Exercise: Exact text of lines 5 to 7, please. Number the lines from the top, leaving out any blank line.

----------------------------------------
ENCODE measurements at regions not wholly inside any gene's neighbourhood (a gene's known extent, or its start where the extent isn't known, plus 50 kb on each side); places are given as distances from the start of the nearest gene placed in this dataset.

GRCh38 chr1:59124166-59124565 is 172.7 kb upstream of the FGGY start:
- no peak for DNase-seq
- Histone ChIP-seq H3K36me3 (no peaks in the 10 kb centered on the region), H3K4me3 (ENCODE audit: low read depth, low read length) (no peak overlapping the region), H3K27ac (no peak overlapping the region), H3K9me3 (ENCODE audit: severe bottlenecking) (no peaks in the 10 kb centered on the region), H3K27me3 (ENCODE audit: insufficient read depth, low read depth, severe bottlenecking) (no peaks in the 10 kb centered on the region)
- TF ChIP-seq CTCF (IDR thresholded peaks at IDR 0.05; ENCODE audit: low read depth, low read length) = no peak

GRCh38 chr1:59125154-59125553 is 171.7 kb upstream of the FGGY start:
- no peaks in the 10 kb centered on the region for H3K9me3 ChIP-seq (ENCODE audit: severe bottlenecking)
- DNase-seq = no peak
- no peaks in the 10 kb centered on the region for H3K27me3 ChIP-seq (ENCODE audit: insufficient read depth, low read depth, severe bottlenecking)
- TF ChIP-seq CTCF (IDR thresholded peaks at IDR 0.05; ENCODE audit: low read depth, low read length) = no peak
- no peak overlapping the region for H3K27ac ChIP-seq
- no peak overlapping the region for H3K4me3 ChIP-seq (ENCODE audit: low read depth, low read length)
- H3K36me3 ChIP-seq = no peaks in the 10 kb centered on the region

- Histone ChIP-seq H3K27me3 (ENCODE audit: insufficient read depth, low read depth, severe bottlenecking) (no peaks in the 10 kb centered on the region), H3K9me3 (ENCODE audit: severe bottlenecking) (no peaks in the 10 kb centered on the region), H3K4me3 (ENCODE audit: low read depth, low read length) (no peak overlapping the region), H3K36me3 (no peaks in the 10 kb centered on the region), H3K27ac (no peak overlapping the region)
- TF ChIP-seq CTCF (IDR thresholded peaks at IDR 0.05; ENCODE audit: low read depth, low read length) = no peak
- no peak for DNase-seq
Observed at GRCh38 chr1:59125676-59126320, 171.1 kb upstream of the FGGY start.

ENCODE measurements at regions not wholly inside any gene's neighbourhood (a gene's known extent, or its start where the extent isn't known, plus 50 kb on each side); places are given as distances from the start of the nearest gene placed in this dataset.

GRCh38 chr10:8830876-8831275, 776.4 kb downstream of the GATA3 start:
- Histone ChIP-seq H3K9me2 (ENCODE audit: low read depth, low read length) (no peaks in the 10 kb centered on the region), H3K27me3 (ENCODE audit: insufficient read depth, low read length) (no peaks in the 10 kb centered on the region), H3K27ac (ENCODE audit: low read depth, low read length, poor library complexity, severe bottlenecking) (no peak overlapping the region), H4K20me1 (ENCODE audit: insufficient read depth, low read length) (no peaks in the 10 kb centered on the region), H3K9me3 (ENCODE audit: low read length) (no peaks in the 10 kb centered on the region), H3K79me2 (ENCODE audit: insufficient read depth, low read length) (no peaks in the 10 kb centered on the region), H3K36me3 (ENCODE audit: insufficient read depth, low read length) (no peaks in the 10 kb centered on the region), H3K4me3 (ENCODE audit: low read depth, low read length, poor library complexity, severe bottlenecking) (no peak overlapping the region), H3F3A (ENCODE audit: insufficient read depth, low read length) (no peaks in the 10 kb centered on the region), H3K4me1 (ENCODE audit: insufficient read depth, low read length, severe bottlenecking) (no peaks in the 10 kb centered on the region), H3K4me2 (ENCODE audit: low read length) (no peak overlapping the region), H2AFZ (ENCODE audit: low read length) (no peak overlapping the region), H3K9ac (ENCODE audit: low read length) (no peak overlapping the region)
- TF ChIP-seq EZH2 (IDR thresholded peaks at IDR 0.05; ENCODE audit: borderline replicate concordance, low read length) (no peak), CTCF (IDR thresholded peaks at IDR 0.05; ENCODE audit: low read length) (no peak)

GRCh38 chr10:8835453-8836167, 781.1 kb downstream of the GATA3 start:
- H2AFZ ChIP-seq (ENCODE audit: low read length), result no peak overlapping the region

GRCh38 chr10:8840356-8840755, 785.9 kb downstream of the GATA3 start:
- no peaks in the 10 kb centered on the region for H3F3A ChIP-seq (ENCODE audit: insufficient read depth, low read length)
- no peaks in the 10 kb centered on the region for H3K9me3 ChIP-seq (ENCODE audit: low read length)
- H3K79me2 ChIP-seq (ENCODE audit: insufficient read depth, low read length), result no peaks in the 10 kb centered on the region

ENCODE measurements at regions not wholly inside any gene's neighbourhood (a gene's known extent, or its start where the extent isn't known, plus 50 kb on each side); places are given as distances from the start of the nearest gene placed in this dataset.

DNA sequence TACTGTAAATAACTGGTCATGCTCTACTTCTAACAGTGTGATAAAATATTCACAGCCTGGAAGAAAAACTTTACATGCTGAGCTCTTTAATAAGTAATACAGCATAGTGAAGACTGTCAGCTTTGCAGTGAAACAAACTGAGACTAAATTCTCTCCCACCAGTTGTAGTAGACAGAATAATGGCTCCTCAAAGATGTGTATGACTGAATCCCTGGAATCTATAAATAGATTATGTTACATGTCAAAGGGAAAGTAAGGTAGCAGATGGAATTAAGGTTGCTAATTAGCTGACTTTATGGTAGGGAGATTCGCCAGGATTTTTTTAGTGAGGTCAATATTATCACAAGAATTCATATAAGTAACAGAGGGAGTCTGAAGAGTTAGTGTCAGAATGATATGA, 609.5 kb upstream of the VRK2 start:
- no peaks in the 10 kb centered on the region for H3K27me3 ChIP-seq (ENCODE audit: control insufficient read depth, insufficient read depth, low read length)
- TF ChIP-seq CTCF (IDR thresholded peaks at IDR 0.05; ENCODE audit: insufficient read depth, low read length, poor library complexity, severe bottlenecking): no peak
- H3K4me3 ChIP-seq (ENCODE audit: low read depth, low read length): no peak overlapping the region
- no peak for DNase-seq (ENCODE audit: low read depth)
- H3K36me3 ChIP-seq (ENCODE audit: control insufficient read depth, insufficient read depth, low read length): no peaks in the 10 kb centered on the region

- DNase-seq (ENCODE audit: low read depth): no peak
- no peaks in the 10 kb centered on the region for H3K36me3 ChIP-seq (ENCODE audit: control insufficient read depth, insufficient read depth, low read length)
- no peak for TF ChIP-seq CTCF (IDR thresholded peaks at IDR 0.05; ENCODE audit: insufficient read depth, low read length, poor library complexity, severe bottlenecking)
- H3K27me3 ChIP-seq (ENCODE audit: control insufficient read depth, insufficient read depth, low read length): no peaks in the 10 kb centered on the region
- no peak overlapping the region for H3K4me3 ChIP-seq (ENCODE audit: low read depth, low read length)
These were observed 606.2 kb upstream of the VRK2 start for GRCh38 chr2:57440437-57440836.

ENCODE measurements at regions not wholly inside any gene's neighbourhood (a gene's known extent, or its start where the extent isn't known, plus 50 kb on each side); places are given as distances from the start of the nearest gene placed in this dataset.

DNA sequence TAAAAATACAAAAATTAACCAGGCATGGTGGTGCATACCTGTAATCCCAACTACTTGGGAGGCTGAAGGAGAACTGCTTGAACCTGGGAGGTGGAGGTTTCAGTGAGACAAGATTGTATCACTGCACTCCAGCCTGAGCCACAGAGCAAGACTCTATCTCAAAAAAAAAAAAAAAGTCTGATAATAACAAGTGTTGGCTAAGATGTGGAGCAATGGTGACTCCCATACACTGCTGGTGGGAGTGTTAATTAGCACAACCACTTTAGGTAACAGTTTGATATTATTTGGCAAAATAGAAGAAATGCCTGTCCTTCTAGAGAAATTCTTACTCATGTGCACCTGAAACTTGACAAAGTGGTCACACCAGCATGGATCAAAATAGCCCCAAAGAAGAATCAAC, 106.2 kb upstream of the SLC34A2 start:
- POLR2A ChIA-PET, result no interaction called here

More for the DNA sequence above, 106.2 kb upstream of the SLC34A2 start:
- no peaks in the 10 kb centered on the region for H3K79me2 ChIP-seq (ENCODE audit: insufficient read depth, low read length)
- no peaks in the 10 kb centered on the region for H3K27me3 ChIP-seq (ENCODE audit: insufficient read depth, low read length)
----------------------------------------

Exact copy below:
- TF ChIP-seq CTCF (IDR thresholded peaks at IDR 0.05; ENCODE audit: low read depth, low read length) = no peak

GRCh38 chr1:59125154-59125553 is 171.7 kb upstream of the FGGY start:
- no peaks in the 10 kb centered on the region for H3K9me3 ChIP-seq (ENCODE audit: severe bottlenecking)